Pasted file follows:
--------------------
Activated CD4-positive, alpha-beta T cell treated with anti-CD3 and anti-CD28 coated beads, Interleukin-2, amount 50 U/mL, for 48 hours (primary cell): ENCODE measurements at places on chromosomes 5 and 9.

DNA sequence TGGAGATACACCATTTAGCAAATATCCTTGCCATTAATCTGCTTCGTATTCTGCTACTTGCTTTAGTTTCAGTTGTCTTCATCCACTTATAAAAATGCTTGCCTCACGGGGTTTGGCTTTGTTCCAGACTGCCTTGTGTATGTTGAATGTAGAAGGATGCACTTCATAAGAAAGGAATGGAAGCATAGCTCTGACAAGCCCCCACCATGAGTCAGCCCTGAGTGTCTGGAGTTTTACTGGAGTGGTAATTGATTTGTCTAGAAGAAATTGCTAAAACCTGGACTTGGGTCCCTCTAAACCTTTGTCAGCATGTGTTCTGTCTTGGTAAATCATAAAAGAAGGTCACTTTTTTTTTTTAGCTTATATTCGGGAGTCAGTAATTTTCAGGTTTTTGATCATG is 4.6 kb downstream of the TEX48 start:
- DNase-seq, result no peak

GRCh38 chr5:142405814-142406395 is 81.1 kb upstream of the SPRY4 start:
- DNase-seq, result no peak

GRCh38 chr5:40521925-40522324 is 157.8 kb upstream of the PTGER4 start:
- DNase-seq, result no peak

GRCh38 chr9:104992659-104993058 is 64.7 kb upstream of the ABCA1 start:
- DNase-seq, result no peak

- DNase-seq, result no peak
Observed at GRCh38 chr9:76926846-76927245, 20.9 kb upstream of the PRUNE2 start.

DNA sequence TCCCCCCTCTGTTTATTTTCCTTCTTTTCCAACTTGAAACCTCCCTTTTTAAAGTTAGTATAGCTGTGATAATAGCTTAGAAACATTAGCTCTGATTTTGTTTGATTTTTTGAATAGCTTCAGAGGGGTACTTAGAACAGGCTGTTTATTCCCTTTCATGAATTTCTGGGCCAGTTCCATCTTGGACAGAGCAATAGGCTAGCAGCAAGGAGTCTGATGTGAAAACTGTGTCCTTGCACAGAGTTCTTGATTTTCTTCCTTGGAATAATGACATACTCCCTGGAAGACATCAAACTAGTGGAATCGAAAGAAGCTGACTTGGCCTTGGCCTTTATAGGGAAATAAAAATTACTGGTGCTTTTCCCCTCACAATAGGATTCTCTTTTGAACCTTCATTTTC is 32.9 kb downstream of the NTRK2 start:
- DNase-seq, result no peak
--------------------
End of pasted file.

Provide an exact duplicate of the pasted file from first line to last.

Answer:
Activated CD4-positive, alpha-beta T cell treated with anti-CD3 and anti-CD28 coated beads, Interleukin-2, amount 50 U/mL, for 48 hours (primary cell): ENCODE measurements at places on chromosomes 5 and 9.

DNA sequence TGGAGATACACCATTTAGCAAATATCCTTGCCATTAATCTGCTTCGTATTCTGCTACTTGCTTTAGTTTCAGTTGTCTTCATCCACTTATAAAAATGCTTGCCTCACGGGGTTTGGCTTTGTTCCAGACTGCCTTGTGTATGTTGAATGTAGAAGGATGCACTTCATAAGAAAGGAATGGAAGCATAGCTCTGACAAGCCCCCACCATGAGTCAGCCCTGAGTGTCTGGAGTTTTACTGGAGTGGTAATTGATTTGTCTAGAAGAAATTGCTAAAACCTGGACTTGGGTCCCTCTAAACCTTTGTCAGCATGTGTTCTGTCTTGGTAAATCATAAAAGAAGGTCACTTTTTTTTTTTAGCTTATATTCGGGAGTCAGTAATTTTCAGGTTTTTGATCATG is 4.6 kb downstream of the TEX48 start:
- DNase-seq, result no peak

GRCh38 chr5:142405814-142406395 is 81.1 kb upstream of the SPRY4 start:
- DNase-seq, result no peak

GRCh38 chr5:40521925-40522324 is 157.8 kb upstream of the PTGER4 start:
- DNase-seq, result no peak

GRCh38 chr9:104992659-104993058 is 64.7 kb upstream of the ABCA1 start:
- DNase-seq, result no peak

- DNase-seq, result no peak
Observed at GRCh38 chr9:76926846-76927245, 20.9 kb upstream of the PRUNE2 start.

DNA sequence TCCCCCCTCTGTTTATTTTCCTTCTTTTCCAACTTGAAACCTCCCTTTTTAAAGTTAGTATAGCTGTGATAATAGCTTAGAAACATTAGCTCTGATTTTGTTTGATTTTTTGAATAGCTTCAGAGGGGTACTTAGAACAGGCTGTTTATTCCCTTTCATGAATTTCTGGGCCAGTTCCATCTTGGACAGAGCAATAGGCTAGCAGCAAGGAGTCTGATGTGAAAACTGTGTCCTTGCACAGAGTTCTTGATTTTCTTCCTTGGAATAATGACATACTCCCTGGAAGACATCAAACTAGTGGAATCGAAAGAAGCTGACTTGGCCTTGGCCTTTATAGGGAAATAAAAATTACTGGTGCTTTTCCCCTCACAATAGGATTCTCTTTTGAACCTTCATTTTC is 32.9 kb downstream of the NTRK2 start:
- DNase-seq, result no peak